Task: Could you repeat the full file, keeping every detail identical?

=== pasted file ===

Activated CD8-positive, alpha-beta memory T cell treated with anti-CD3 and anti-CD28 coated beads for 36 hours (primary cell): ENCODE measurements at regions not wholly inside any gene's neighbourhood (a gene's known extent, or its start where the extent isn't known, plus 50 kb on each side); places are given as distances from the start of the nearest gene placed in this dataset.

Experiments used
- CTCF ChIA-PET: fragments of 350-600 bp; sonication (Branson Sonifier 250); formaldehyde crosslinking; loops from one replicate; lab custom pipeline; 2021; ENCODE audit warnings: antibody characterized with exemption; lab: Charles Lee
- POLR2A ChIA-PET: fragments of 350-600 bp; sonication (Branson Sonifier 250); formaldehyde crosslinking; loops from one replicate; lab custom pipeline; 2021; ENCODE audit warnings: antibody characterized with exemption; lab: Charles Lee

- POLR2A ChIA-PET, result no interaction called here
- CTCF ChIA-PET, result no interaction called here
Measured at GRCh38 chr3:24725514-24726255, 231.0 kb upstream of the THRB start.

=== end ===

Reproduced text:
Activated CD8-positive, alpha-beta memory T cell treated with anti-CD3 and anti-CD28 coated beads for 36 hours (primary cell): ENCODE measurements at regions not wholly inside any gene's neighbourhood (a gene's known extent, or its start where the extent isn't known, plus 50 kb on each side); places are given as distances from the start of the nearest gene placed in this dataset.

Experiments used
- CTCF ChIA-PET: fragments of 350-600 bp; sonication (Branson Sonifier 250); formaldehyde crosslinking; loops from one replicate; lab custom pipeline; 2021; ENCODE audit warnings: antibody characterized with exemption; lab: Charles Lee
- POLR2A ChIA-PET: fragments of 350-600 bp; sonication (Branson Sonifier 250); formaldehyde crosslinking; loops from one replicate; lab custom pipeline; 2021; ENCODE audit warnings: antibody characterized with exemption; lab: Charles Lee

- POLR2A ChIA-PET, result no interaction called here
- CTCF ChIA-PET, result no interaction called here
Measured at GRCh38 chr3:24725514-24726255, 231.0 kb upstream of the THRB start.